Earlier this month on May 7th, I attended the quarterly meeting of TPAC (Trademark Public Advisory Committee) hosted by the U.S. Patent and Trademark Office.

TPAC’s mission is to “advise the Under Secretary of Commerce for Intellectual Property and Director of the USPTO on the management of the patent and the trademark operations.” TPAC is intended to “represent the interests of the diverse users of the USPTO,” and it advises the director about “the policies, goals, performance, budget, and user fees of the patent and trademark operations.” For those interested in developments at the USPTO and the trademark registration process, the TPAC meetings are a peek into the hot issues and news regarding potential changes and tweaks to the system.

The most recent TPAC meeting was held May 7, 2010.  Here is a list of what appeared to me to be the most significant issues discussed:

  • Non-Attorney Trademark Services: TPAC members were concerned about the unauthorized practice of law (“UPL”) by document management services and others.  TPAC advised the Commissioner of Trademarks to review methods to prevent UPL and to increase warnings on TEAS applications and/or electronic application signatures.
  • Data Mining by Non-Attorneys: TPAC members were concerned about non-attorney services mining data, particularly email addresses, published from the USPTO to contact applicants and attorneys.  The Commissioner made it clear that the USPTO believes it should share as much data and information as possible with the public, but they will review whether Applicant email addresses can and should be hidden.
  • Trademarks Next Generation (TMNG): TMNG will be an overhaul of the trademark computer systems supporting the Trademark office, including web based publicly available systems.  TMNG is still likely several years away as the shape and scope of the project is still being defined.  It will definitely be something to watch unfold as it will affect applicants and attorneys.  The USPTO assured TPAC that current computer systems will not lag while the new system is designed and developed
  • Quality & Consistency: The Trademark Office will soon expand its program to promote consistency in the handling of applications from the same applicant.  Also, Trademark Examiners in each Law Office at the USPTO recently underwent training attempting to increase the quality of Office Actions and encouraging communication with applicant’s and attorneys by phone or by email when appropriate.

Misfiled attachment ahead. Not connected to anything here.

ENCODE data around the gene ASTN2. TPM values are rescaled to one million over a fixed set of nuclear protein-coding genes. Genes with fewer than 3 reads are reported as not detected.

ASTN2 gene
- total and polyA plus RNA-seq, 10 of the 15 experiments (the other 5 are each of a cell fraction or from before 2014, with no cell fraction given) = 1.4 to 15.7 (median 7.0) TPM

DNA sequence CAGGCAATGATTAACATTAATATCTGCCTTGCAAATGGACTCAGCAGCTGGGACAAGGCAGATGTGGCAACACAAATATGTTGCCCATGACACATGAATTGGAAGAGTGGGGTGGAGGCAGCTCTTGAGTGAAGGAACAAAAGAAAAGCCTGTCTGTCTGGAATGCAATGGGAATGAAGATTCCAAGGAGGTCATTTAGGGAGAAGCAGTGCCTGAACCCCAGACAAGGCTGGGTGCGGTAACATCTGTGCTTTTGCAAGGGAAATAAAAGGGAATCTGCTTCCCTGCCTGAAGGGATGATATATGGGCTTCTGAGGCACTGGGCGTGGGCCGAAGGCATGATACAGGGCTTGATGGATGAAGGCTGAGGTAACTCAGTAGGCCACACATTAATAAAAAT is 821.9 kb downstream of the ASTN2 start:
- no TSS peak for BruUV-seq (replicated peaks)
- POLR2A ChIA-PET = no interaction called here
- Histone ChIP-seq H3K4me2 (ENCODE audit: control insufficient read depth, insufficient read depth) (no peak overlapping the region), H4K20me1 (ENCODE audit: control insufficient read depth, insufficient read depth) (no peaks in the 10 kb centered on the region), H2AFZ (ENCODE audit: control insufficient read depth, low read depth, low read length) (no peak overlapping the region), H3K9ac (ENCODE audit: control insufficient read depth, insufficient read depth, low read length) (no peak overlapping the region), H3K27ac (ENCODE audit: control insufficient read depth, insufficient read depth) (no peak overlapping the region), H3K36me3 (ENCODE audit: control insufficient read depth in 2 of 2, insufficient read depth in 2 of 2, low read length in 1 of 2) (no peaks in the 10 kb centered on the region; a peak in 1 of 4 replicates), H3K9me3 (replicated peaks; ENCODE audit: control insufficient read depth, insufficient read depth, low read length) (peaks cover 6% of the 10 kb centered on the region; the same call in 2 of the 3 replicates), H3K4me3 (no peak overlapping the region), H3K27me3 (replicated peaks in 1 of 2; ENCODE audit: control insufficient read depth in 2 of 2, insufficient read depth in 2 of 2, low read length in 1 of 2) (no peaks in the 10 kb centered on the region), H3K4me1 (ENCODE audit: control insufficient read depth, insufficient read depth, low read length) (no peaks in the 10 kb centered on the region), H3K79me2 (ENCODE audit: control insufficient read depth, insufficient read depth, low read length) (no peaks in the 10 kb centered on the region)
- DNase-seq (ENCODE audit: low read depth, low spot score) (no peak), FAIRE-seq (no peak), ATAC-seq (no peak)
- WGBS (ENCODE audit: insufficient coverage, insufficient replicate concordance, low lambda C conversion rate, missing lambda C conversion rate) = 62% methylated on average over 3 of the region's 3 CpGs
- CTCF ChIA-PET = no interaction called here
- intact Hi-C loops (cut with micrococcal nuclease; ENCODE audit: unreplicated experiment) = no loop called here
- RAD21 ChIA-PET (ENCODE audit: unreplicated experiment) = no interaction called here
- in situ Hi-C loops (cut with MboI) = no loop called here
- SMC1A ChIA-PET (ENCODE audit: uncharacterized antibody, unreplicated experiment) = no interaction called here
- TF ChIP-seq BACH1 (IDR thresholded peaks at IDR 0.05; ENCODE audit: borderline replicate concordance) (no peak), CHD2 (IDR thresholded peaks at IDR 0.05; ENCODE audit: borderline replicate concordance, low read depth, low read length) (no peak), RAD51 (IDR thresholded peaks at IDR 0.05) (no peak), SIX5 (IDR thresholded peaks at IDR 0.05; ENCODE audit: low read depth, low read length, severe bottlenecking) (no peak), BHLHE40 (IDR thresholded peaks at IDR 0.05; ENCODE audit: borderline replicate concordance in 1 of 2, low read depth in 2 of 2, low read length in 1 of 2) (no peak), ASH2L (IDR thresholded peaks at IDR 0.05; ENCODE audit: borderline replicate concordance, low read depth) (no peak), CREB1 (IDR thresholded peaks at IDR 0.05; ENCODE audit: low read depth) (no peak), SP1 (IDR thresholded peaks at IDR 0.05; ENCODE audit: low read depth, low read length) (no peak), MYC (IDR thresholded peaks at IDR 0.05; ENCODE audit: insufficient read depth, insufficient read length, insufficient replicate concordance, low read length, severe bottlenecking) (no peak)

• Litigation Abuse: The USPTO is planning to take a leading role in a Department of Commerce study of the effects on small businesses of potentially abusive trademark litigation practices. The study was commissioned by Congress in the recently enacted Trademark Technical and Conforming Amendment Act of 2010.
  • Trademarks in Descriptions of Goods/Services: To help keep registered trademarks out of the description of goods and services in applications and registrations, the Trademark Office is considering making available a service for trademark owners to add registered trademarks to a watch-list.
  • TMEP: The Trademark Manual of Examining Procedure will be updated this year, and there is a goal to have a “wiki” version of it available sometime in the future.
  • Bulk TM Data: Bulk data files from the trademark office will soon be hosted by Google to relieve bandwidth and server load on USPTO.  The USPTO currently offers bulk data for sale to users, but it will be free when provided by Google.  It is unclear what the effect of this data publishing will be.
  • Trademark Trial and Appeal Board Update from Judge Gerard F. Rodgers, Acting Chief Judge:
    • Case load is backed up, primarily because of significant time investment by judges and interlocutory staff toward updating the TBMP.
    • TBMP update should be done by the end of the year.
    • New filings are down compared to previous years.
    • The Board is promoting Accelerated Case Resolution options and would like to add a menu of several “plug-and-play” templates for different needs that may appeal to parties in different situations. TPAC will likely seek public comment in the fall from trademark organizations regarding this menu of templates.

As a whole, seeing the work of TPAC was fascinating.  The meetings are open to the public and webcast online.  However, if you plan on attending in person, allow additional time to clear security because the meetings are not held in rooms that are open to the general public. The Commissioner of Trademarks and the USPTO staff appear to genuinely value the advice and input of the Committee.  The Committee is in an excellent position to help communicate between the public – both applicants and attorneys – and the USPTO and to help make the USPTO’s programs and systems more effective for all.

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